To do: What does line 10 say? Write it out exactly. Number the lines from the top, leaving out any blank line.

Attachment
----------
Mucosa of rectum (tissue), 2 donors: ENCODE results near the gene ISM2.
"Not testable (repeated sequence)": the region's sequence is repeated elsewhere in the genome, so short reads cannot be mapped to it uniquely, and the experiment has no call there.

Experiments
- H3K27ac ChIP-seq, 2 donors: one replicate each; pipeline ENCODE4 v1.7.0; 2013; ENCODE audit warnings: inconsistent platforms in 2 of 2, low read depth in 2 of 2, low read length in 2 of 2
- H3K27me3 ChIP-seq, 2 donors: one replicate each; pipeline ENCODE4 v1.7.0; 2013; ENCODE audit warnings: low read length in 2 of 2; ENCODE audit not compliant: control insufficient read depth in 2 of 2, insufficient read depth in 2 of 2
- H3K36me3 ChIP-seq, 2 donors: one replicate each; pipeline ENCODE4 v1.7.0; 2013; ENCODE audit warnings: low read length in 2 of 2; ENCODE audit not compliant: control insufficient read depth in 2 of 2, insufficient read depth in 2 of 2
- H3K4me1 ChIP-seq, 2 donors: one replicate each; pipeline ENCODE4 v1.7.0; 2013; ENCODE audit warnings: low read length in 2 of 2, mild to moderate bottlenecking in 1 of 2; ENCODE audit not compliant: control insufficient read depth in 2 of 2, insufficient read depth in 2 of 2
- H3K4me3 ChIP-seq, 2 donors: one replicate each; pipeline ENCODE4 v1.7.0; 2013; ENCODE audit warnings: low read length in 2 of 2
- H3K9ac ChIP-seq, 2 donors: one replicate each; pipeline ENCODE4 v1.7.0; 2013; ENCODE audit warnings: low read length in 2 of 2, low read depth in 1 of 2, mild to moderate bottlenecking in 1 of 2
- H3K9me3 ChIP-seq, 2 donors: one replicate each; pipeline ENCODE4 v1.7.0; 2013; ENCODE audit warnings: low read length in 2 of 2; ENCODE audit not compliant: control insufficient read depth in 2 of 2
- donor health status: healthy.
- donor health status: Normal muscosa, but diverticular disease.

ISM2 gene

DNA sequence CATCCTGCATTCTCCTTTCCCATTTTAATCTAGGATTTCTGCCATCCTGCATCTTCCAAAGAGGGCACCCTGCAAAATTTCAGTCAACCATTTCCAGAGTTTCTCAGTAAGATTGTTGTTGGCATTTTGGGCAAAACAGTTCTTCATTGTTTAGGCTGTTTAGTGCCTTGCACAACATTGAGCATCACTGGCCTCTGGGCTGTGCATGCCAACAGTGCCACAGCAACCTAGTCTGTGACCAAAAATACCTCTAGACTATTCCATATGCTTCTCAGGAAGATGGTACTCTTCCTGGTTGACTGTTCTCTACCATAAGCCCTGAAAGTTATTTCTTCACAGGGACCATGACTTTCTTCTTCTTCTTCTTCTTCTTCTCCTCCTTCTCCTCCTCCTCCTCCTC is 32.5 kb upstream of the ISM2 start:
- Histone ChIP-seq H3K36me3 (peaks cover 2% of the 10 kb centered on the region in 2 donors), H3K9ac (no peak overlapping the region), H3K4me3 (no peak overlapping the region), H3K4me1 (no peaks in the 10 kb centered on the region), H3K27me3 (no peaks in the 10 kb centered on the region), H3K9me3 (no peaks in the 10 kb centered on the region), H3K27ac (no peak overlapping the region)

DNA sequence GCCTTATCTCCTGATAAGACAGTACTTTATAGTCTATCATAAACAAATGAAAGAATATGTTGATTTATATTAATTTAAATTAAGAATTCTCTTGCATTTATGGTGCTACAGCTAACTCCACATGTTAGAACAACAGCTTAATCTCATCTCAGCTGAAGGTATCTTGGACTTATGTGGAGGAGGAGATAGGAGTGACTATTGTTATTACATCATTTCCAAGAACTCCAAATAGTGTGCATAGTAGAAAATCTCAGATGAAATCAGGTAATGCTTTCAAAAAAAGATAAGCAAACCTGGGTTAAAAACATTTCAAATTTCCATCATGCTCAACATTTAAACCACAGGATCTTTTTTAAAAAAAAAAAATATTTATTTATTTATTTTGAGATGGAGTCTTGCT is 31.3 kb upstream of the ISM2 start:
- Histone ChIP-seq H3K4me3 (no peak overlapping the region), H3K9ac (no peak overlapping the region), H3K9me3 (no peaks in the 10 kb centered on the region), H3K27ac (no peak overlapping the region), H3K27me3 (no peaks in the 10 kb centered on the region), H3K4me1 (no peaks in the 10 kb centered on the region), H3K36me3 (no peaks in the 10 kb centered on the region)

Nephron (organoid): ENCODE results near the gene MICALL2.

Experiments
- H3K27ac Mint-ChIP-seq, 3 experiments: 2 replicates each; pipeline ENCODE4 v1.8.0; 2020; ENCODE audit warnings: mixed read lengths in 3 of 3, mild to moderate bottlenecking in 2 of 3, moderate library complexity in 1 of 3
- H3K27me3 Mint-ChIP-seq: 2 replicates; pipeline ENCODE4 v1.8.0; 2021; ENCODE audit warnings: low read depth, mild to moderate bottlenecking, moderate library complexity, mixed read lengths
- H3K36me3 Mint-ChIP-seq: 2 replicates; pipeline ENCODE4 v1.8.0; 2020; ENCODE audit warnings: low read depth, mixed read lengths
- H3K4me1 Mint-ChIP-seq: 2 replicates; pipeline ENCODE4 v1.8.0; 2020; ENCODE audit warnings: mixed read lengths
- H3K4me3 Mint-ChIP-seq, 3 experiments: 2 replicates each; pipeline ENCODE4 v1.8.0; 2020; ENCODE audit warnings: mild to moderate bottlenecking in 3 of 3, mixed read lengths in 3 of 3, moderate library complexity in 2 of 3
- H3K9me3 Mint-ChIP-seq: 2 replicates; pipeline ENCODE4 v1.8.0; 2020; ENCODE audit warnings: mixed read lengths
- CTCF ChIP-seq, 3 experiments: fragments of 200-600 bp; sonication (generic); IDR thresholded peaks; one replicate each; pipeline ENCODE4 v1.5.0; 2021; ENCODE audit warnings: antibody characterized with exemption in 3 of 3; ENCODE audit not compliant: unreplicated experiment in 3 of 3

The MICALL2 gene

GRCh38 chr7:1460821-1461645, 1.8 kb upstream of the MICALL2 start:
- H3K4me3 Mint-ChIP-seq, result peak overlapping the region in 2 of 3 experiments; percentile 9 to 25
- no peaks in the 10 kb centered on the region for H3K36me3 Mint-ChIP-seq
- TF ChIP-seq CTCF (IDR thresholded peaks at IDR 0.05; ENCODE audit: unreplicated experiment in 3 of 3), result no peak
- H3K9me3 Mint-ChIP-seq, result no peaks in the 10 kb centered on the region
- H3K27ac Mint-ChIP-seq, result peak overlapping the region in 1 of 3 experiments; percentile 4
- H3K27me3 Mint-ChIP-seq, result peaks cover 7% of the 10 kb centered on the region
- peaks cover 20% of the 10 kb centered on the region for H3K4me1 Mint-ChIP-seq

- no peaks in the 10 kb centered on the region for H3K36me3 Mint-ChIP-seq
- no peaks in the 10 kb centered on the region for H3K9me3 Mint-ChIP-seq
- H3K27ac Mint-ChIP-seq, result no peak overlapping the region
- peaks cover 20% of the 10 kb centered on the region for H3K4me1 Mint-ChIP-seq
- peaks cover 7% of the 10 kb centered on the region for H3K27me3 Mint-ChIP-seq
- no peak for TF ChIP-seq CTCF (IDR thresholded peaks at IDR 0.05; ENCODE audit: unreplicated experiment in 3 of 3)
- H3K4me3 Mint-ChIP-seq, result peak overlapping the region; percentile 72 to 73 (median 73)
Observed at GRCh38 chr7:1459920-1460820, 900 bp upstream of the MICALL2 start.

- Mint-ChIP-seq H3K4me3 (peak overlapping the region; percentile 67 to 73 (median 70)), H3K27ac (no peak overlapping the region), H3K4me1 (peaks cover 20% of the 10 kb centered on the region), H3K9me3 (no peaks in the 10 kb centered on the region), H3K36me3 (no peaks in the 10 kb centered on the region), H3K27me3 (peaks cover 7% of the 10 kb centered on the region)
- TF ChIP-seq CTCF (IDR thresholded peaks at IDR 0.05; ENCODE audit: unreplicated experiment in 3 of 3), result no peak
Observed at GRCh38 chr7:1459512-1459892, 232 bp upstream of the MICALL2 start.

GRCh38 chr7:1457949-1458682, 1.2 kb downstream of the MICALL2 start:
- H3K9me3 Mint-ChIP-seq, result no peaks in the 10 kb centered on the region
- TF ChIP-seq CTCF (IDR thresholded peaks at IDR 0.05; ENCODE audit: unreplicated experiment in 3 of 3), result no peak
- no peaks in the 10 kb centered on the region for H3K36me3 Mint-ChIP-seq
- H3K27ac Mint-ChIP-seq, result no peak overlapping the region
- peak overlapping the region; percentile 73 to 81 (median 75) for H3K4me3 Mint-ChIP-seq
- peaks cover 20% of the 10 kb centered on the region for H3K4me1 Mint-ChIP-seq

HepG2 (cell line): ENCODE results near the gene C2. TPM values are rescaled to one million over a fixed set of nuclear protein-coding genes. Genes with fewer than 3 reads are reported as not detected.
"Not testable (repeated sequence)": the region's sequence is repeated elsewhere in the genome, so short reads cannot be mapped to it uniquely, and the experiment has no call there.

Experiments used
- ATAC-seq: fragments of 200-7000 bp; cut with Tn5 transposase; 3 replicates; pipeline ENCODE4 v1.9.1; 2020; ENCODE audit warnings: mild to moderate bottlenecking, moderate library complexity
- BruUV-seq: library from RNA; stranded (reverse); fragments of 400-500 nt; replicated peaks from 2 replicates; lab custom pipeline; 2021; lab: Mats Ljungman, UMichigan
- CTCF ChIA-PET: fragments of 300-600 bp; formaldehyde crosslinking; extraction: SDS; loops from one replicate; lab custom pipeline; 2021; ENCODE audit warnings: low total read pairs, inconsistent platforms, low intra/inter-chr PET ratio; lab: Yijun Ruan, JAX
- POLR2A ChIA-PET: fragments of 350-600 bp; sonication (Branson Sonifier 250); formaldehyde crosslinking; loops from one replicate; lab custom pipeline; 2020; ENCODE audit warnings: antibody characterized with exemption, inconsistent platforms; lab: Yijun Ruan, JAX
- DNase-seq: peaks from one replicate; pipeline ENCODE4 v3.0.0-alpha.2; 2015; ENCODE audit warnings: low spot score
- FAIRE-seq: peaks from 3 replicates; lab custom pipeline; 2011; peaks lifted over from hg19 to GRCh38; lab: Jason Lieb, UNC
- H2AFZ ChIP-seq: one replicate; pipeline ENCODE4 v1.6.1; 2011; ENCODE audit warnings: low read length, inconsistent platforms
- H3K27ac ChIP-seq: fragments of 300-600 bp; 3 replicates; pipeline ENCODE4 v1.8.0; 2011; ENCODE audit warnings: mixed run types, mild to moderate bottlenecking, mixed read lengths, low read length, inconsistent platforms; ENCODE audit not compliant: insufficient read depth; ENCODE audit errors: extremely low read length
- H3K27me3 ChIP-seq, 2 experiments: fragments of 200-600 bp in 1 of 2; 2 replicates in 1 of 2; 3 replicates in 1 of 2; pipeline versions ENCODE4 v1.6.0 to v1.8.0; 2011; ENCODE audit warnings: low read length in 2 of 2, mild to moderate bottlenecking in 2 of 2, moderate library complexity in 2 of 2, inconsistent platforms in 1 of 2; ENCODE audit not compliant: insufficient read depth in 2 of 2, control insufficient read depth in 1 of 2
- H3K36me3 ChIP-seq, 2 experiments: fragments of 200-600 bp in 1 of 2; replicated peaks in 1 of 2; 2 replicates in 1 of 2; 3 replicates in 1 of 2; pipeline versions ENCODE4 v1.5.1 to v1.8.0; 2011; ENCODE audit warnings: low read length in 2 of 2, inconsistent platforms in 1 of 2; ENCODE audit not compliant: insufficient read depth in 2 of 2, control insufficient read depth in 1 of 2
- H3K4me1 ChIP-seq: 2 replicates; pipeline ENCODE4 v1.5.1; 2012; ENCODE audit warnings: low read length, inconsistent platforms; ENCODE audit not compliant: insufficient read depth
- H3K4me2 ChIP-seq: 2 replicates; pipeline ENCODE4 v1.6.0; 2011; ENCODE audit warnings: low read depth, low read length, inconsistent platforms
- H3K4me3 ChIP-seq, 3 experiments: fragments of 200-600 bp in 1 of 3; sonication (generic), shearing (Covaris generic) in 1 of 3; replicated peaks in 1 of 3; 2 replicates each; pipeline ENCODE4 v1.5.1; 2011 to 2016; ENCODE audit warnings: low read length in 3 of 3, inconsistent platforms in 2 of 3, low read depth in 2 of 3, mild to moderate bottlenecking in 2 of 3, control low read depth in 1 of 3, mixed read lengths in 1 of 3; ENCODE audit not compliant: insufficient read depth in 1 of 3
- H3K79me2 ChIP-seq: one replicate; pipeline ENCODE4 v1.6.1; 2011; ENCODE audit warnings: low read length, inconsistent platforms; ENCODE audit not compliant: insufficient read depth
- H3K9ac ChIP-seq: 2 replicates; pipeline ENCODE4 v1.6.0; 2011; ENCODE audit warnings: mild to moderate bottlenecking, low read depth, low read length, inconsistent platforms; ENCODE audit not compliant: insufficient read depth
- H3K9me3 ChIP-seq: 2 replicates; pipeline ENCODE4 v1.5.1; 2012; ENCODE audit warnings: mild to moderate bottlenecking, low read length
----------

- H3K9me3 ChIP-seq, 2 donors: one replicate each; pipeline ENCODE4 v1.7.0; 2013; ENCODE audit warnings: low read length in 2 of 2; ENCODE audit not compliant: control insufficient read depth in 2 of 2